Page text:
PORT TOWNSEND — The White House Office of Intergovernmental Affairs will host approximately 100 state and local elected officials from Washington and Oregon on Thursday, and among them will be Clallam County Commissioner Bill Peach and Jefferson County Commissioner Kate Dean.
The focus of the Washington-Oregon State Day Meeting will be on agriculture, health care, improving infrastructure, workforce development and trade policies.
Peach, a Beaver Republican who is up for re-election Nov. 6, challenged by Democrat Mike Doherty, represents District 3, from the west side of Port Angeles to Neah Bay.
He was on his way to Washington, D.C., on Tuesday and was not available for comment.
Dean said that some of her colleagues from eastern Washington are attending, “but so far I am the only woman and Democrat that I know is going from the state.”
Jefferson County Commissioner Kathleen Kler was invited but chose not to attend because her time on the commission is limited as she is not running for re-election.
“We’ll be doing a tour of the White House with a dignitary which might be Vice President [Mike] Pence, or the first lady, or Kellyanne Conway, counselor to the president,” Dean said. “We’ll be meeting with a few cabinet secretaries in the afternoon. We have not been told who those are.”
In preparation for the meeting, Dean said she’s been collecting talking points for each of the major agencies that the commission interacts with at the county level including the Environmental Protection Agency, Department of Commerce, Department of Labor, Health and Human Services, Housing and Urban Development and Education.
“It’s been very valuable to spend the time just learning the issues of each of these agencies,” she said.
“If I had a minute in front of the president I would be saying we desperately need infrastructure. The idea that government can run as a business does not work in rural counties, especially the message from the federal government that rural counties need to retool, that we need to get beyond the old days of our timber-based economy.”
Dean said that the federal government has continued to cut programs such as Secure Rural Schools which were intended to help back-fill as harvests of federal forests declined due to the Endangered Species Act and regulation.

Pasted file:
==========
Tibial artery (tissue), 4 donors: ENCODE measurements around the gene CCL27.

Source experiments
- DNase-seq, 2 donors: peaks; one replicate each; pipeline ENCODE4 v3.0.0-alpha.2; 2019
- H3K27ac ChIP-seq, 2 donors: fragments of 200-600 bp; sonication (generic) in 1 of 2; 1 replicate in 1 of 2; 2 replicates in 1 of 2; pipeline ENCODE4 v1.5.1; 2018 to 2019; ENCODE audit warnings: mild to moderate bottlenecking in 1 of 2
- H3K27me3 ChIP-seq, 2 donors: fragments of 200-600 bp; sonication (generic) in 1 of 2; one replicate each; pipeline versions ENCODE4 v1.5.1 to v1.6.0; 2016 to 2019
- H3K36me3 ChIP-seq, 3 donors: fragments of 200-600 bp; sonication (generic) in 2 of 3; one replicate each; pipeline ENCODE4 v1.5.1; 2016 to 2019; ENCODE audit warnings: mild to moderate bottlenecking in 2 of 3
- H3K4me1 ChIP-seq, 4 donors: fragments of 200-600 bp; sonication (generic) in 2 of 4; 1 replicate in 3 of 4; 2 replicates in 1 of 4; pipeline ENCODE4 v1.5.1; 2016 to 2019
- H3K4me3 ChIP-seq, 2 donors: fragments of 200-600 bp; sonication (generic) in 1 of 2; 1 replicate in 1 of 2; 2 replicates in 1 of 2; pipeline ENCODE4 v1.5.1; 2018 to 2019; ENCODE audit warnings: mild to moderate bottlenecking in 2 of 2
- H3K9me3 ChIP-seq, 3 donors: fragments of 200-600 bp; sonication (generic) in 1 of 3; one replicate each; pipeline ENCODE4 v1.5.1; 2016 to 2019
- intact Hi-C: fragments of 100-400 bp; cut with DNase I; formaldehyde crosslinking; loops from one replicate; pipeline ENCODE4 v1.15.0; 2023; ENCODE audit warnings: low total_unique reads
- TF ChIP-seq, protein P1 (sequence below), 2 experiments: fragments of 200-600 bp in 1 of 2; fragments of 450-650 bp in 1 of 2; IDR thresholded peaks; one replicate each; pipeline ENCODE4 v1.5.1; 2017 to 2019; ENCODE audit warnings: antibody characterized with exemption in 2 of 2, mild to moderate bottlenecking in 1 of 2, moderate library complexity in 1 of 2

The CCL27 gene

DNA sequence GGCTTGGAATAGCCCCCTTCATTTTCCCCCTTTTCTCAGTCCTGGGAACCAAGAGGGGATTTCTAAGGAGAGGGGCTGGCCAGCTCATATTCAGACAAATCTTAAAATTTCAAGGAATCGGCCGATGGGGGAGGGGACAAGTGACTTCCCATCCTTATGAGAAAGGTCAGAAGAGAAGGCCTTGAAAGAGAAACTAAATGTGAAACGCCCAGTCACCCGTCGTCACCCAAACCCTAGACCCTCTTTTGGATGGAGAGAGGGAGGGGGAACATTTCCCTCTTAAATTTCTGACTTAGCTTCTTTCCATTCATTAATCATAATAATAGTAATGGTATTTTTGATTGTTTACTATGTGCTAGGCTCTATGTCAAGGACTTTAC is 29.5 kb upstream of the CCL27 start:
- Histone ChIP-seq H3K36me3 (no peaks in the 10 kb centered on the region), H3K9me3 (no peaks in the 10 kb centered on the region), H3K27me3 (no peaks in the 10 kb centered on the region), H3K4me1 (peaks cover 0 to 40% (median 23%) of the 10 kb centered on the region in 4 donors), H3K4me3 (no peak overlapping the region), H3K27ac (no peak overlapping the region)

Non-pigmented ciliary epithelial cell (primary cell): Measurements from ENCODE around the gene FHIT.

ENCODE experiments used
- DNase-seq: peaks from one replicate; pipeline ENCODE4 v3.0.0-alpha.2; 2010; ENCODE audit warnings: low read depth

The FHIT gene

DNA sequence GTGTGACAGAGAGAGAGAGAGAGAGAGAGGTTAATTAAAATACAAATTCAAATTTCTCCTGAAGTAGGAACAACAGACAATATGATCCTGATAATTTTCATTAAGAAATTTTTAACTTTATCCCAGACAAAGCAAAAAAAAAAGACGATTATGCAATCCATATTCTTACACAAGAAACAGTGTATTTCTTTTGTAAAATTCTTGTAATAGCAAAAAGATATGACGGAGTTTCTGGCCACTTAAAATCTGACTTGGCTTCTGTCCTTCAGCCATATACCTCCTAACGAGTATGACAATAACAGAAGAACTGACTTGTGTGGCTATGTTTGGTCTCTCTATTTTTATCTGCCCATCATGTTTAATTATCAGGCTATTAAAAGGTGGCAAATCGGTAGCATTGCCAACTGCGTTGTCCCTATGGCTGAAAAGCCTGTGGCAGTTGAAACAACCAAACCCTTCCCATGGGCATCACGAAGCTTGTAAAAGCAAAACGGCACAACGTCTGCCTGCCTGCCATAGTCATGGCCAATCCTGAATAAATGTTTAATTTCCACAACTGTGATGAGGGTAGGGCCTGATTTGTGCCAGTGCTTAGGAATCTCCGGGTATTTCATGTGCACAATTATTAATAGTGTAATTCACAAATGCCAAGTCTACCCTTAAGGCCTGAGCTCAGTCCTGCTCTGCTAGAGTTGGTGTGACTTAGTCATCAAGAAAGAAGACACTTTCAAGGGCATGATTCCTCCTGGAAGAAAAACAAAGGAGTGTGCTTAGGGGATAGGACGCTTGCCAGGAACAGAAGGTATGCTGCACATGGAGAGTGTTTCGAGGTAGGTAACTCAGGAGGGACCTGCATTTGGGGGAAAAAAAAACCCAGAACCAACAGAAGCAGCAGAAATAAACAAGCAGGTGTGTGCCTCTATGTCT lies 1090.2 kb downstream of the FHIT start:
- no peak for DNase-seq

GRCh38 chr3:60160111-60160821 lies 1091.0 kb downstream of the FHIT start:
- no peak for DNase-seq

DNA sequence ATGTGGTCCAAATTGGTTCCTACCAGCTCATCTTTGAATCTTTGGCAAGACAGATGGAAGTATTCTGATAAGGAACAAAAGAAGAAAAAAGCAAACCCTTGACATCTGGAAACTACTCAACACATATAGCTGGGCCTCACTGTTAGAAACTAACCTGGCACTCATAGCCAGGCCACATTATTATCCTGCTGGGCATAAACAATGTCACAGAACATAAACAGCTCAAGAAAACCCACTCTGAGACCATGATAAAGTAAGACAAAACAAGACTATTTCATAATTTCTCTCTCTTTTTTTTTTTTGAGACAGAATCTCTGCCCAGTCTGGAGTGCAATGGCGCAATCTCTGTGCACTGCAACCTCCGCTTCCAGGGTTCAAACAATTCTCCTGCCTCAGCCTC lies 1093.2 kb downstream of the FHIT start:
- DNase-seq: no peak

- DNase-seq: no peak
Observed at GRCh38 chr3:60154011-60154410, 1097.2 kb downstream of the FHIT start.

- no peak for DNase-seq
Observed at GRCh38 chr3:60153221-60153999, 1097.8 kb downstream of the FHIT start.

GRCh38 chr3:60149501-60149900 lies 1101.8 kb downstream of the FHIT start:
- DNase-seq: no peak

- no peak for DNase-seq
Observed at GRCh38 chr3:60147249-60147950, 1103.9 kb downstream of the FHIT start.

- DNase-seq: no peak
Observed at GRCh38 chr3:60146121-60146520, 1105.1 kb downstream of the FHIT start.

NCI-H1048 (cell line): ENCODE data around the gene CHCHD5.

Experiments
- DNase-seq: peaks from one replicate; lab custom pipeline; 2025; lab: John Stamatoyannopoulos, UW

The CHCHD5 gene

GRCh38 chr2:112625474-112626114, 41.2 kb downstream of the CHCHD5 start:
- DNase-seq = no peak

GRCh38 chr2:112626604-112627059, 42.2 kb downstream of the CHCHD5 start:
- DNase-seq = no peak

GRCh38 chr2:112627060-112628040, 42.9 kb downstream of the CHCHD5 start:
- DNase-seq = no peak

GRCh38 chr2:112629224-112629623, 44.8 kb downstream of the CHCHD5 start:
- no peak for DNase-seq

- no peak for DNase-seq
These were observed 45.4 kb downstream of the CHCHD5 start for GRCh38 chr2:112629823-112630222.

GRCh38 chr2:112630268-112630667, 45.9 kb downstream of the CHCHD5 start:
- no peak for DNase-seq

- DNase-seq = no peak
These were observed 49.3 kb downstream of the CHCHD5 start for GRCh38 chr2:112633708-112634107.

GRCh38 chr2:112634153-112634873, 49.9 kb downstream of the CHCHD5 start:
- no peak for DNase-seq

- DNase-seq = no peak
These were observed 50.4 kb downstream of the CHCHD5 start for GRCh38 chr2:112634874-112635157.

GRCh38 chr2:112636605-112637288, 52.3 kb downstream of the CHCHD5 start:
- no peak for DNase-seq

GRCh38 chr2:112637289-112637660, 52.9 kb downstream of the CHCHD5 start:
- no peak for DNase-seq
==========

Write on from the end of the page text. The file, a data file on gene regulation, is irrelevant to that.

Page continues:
“That was a subsidy to help counties like ours,” Dean said. “That funding has diminished. Without earmarks, without federal dollars to invest in infrastructure, it’s hard for us to retool into a new type of economy.
“The numbers just don’t work without significant help. Infrastructure is so expensive and we don’t have the numbers of people to support the capital expense and barely the operating costs.”
“That is my No. 1 talking point, in general,” she said.
Dean said this experience has been an education for her.
“I work in government and I’m used to transparency. I’ve been surprised at the lack of information coming from the administration on the event. I like to plan to use my time well. The county is paying my airfare and I want to use that time and resource well. It’s been a challenge to determine the best way to do that when I don’t know who I’m meeting with.
“I feel just having an opportunity to have a voice at the table — I can’t pass that up. This county deserves representation and a voice. Rural counties are often left out of the conversation and many people in Jefferson County feel left out of this administration’s goals and policies.
“To have an opportunity to have a voice, it’s incumbent upon me to take that opportunity.”
According to White House spokesperson Judd Deere, The Office of Intergovernmental Affairs has almost completed a two-year initiative to host county commissioners from all 50 states at the White House for conversations on improving the federal-local relationship.
“Connecting state and local elected officials with White House officials and those in the federal departments and agencies improves relationships, promotes federalism and advances shared priorities,” Deere said.
Jefferson County Editor/Reporter Jeannie McMacken can be reached at 360-385-2335 or at [email protected]